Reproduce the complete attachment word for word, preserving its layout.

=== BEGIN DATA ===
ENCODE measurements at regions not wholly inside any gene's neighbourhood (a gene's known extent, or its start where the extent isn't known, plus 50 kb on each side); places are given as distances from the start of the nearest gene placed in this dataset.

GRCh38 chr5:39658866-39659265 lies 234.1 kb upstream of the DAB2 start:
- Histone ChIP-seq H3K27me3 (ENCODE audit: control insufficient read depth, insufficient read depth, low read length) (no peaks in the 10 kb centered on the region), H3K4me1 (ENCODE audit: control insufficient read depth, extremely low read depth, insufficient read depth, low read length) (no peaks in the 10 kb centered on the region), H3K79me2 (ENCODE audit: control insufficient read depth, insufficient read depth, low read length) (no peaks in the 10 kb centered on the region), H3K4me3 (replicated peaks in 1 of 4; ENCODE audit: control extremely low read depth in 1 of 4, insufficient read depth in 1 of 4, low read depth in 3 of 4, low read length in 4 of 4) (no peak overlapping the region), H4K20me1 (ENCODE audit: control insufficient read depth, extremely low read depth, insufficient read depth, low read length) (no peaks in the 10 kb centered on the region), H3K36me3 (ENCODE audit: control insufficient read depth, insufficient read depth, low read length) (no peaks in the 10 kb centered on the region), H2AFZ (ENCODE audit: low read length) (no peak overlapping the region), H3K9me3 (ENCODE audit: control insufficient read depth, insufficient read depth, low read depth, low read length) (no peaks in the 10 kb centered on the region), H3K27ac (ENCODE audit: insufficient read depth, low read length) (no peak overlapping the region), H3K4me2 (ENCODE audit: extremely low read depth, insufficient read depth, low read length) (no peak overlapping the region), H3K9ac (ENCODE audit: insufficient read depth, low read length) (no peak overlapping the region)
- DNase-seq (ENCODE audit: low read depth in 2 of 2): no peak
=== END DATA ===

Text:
ENCODE measurements at regions not wholly inside any gene's neighbourhood (a gene's known extent, or its start where the extent isn't known, plus 50 kb on each side); places are given as distances from the start of the nearest gene placed in this dataset.

GRCh38 chr5:39658866-39659265 lies 234.1 kb upstream of the DAB2 start:
- Histone ChIP-seq H3K27me3 (ENCODE audit: control insufficient read depth, insufficient read depth, low read length) (no peaks in the 10 kb centered on the region), H3K4me1 (ENCODE audit: control insufficient read depth, extremely low read depth, insufficient read depth, low read length) (no peaks in the 10 kb centered on the region), H3K79me2 (ENCODE audit: control insufficient read depth, insufficient read depth, low read length) (no peaks in the 10 kb centered on the region), H3K4me3 (replicated peaks in 1 of 4; ENCODE audit: control extremely low read depth in 1 of 4, insufficient read depth in 1 of 4, low read depth in 3 of 4, low read length in 4 of 4) (no peak overlapping the region), H4K20me1 (ENCODE audit: control insufficient read depth, extremely low read depth, insufficient read depth, low read length) (no peaks in the 10 kb centered on the region), H3K36me3 (ENCODE audit: control insufficient read depth, insufficient read depth, low read length) (no peaks in the 10 kb centered on the region), H2AFZ (ENCODE audit: low read length) (no peak overlapping the region), H3K9me3 (ENCODE audit: control insufficient read depth, insufficient read depth, low read depth, low read length) (no peaks in the 10 kb centered on the region), H3K27ac (ENCODE audit: insufficient read depth, low read length) (no peak overlapping the region), H3K4me2 (ENCODE audit: extremely low read depth, insufficient read depth, low read length) (no peak overlapping the region), H3K9ac (ENCODE audit: insufficient read depth, low read length) (no peak overlapping the region)
- DNase-seq (ENCODE audit: low read depth in 2 of 2): no peak